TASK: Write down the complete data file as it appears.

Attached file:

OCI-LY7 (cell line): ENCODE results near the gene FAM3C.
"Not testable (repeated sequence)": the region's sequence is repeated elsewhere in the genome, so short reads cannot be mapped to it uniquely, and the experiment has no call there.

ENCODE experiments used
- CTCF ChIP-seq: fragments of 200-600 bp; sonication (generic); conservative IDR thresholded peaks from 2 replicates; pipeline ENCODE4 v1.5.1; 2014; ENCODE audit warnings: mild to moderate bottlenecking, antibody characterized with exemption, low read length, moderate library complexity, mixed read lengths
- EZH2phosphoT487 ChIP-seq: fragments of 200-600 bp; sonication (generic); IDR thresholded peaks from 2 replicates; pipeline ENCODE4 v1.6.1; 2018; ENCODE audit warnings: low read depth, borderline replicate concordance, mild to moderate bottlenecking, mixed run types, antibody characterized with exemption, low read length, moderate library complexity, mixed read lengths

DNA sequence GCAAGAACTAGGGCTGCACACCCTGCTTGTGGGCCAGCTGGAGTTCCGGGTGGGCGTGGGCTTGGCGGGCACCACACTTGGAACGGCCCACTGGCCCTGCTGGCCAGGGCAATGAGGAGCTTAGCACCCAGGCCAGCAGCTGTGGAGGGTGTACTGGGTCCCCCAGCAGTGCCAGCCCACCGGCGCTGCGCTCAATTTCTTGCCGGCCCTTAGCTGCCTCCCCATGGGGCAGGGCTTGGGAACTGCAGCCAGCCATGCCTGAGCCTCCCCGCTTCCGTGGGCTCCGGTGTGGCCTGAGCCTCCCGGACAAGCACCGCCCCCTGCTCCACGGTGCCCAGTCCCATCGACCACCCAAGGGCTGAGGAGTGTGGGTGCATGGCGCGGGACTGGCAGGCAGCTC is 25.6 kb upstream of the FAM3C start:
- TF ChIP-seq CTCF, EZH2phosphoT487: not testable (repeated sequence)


OCI-LY7 (cell line): ENCODE results near the gene FAM3C.
"Not testable (repeated sequence)": the region's sequence is repeated elsewhere in the genome, so short reads cannot be mapped to it uniquely, and the experiment has no call there.

ENCODE experiments used
- CTCF ChIP-seq: fragments of 200-600 bp; sonication (generic); conservative IDR thresholded peaks from 2 replicates; pipeline ENCODE4 v1.5.1; 2014; ENCODE audit warnings: mild to moderate bottlenecking, antibody characterized with exemption, low read length, moderate library complexity, mixed read lengths
- EZH2phosphoT487 ChIP-seq: fragments of 200-600 bp; sonication (generic); IDR thresholded peaks from 2 replicates; pipeline ENCODE4 v1.6.1; 2018; ENCODE audit warnings: low read depth, borderline replicate concordance, mild to moderate bottlenecking, mixed run types, antibody characterized with exemption, low read length, moderate library complexity, mixed read lengths

DNA sequence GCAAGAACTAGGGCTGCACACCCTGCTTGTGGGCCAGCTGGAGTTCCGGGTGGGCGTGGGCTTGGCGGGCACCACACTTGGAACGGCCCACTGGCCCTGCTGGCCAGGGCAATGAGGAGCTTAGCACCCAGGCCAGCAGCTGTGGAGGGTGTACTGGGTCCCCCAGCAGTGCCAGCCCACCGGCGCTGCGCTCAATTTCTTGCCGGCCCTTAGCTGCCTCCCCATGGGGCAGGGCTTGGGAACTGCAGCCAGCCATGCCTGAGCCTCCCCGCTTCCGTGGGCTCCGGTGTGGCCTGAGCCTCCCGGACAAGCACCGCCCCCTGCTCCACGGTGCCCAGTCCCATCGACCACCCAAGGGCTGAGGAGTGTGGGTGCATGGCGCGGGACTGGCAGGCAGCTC is 25.6 kb upstream of the FAM3C start:
- TF ChIP-seq CTCF, EZH2phosphoT487: not testable (repeated sequence)